Ah, websites! But that can wait until another day.

Sticking with being a welcoming church

There’s been a post on another blog that has been doing the rounds over the last week or so which really made me think. Indeed, I lost count of the number of times I saw people refer to it on Facebook and every time, it made me think some more.

It was entitled: “We will no longer be a welcoming church” and it can be found on the website of Robert Moss, who is pastor at Lutheran Church of the Master (Evangelical Lutheran Church in America) in Lakewood, Colorado.

You can probably see straight away why it grabbed my eye. The slogan we’ve been working with since I came to St Mary’s is “Open, Inclusive, Welcoming”. It is one of those claims that is easy to make and harder to live up to. If you say on every bit of paper that you ever produce that you are welcoming then that has to be backed up with some sense of reality. However, St Mary’s generally is a friendly place and I find that lots of people who come do find it very welcoming. That won’t be true for everyone of course but it is true more often than not. Being in Glasgow makes it easier to be a welcoming church of course. When folk round here are not trying to murder you they are the friendliest people in the world after all.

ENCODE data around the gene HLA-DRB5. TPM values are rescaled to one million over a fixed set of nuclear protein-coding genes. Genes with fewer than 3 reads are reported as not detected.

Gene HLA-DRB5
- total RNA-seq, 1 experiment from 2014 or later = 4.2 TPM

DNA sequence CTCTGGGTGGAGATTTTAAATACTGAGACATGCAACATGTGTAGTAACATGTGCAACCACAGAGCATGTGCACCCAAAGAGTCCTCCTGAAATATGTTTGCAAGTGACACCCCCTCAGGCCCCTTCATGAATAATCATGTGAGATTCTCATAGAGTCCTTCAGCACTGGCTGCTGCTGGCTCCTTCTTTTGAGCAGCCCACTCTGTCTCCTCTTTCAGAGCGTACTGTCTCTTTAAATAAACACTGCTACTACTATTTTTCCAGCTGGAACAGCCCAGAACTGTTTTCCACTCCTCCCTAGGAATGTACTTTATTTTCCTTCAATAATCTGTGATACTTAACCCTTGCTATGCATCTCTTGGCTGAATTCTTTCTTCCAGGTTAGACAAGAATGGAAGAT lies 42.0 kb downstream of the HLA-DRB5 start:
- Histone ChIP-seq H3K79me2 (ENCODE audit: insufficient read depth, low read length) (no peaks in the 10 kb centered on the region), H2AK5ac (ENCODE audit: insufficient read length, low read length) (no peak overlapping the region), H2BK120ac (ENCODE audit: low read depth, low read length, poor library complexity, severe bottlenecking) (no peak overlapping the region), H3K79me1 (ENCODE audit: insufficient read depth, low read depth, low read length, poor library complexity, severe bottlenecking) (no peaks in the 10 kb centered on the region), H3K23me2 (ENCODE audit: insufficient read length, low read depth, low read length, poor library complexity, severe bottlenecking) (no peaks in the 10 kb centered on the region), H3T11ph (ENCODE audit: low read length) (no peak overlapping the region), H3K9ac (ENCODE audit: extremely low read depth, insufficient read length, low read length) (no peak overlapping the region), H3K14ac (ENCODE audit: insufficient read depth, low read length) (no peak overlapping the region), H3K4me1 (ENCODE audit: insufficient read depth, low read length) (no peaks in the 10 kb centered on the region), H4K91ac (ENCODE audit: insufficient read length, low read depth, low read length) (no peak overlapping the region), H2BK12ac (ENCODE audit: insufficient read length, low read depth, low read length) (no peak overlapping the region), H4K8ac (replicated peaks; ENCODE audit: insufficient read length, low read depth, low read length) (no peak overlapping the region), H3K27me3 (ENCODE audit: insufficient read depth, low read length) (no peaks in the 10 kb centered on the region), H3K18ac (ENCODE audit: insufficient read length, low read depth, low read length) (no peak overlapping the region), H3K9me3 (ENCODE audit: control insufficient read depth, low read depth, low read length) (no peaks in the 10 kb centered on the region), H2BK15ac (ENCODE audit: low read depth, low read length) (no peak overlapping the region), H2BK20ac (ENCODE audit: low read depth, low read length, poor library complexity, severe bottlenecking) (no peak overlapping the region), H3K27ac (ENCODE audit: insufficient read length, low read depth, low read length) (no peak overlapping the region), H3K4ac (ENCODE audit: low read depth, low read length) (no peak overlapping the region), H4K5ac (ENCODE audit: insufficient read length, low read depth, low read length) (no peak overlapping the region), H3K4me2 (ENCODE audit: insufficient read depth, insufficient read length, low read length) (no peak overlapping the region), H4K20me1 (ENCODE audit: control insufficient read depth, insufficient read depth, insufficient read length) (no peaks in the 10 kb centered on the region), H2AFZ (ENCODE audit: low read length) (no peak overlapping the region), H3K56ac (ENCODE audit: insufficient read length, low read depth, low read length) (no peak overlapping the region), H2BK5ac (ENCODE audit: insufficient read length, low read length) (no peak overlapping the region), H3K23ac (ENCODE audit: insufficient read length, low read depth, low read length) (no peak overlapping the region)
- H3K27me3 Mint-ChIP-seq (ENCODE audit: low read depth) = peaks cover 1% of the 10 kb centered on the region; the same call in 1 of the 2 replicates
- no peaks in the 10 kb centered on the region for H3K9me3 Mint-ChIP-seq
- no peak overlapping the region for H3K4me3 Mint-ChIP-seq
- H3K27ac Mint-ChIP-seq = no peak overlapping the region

Generally speaking, I can see what Robert Moss is getting at when he says that it is time to stop focussing on being a welcoming church in favour or thinking about being an inviting church. However, I’ve a feeling that the whole “inviting church” thing may be in danger of putting the cart before the horse.

I used to think that what we needed to do was teach people how to invite people to church. That’s the essence of so many worthy church growth strategies and mission plans. It is at the core of the much-lauded “Back to Church Sunday” initiative and is at the heart of what is up to.